To rap star N.O.R.E., the Bronx gang members he befriended weren't criminals.

To rap star N.O.R.E., the Bronx gang members he befriended weren't criminals.

The rapper, who formerly went by the stage name Noreaga and whose real name is Victor Santiago, testified yesterday (Jan. 10) on behalf of Darryl Henderson, who has been on trial for the past month in U.S. District Court in Manhattan on charges stemming from the Jan. 21, 2002 triple murder a block and a half from Yankees Stadium. Henderson faces a possible death penalty if convicted.

N.O.R.E. said he met Henderson in the Bronx in 1998 or 1999 and brought him on concert tours as a roadie, where he ran errands such as ordering food and beer for the performers.

He said he also befriended members of Murder Unit, a Bronx street gang, but did not know that some of them had violent histories, sold drugs and carried weapons. "Hard-core hip-hop tends to sell more records," N.O.R.E. said, noting the advantage of a rough edge in the business. "It's about selling an image."

The rapper said he took members of Murder Unit on tour with him to give them a chance in the business.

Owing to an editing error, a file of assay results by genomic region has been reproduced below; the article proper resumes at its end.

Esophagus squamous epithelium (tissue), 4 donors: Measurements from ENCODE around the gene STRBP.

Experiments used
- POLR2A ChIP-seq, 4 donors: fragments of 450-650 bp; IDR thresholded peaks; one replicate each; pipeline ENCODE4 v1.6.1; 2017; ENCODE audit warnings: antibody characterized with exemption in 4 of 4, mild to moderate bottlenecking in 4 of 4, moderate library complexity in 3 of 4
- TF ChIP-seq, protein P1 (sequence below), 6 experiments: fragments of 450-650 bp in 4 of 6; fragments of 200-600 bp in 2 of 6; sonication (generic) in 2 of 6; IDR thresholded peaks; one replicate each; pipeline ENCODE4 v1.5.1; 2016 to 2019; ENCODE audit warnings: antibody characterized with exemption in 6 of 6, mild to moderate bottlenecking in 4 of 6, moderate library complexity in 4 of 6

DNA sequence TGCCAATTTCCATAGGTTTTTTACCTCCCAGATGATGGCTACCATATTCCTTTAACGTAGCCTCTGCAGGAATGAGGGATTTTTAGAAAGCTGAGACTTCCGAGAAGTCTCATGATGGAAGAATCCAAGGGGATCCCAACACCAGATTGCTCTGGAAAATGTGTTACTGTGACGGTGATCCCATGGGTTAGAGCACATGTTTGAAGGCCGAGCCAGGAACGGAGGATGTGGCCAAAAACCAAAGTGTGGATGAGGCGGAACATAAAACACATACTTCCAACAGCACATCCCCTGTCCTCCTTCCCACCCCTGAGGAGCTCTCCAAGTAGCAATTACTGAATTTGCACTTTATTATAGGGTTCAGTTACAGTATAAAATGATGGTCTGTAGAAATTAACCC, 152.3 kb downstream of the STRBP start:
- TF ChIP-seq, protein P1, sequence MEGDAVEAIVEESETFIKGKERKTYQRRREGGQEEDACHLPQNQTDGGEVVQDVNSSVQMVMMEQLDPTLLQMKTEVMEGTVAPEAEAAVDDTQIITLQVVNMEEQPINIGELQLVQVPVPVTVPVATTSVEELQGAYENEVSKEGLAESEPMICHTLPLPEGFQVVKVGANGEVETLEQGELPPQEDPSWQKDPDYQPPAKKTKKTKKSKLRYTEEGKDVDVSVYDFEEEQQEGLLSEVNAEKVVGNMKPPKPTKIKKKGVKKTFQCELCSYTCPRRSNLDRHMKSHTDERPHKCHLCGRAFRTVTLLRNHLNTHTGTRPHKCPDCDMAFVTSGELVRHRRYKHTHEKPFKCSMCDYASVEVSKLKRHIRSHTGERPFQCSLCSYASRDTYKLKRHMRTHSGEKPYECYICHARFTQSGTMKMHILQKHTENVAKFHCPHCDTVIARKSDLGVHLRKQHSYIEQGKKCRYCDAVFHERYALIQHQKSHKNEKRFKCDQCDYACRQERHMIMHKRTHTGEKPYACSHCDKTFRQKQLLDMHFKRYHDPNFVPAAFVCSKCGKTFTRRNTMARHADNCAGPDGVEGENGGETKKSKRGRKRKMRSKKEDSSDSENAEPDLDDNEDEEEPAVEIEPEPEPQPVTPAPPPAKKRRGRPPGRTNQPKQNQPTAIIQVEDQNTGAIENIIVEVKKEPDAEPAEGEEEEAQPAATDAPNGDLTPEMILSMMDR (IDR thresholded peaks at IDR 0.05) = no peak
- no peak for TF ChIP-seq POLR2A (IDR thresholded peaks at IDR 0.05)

In opening statements, Assistant U.S. Attorney David M. Rody said Henderson and two other members of Murder Unit committed the murders to steal 30 kilograms of cocaine worth more than a half-million dollars.

He said two of the victims were stabbed more than 20 times and all three had their throats slashed. Within three days, Rody said, the three killers had fled to Miami, where they were "drinking, partying, posing for pictures and spending the money they made from the stolen cocaine."

Defense attorney David E. Patton has told the jury that his client did not kill anyone and has never been in a gang, though he did sell drugs. On the witness stand, N.O.R.E. described his touring life as a wild party in which he sometimes smoked marijuana before he performed and regularly chased women.

Rody repeatedly attacked N.O.R.E.'s memory, which seemed sketchy about the facts whenever violence erupted near him but firm in the recollection that Henderson was never in the middle of it.


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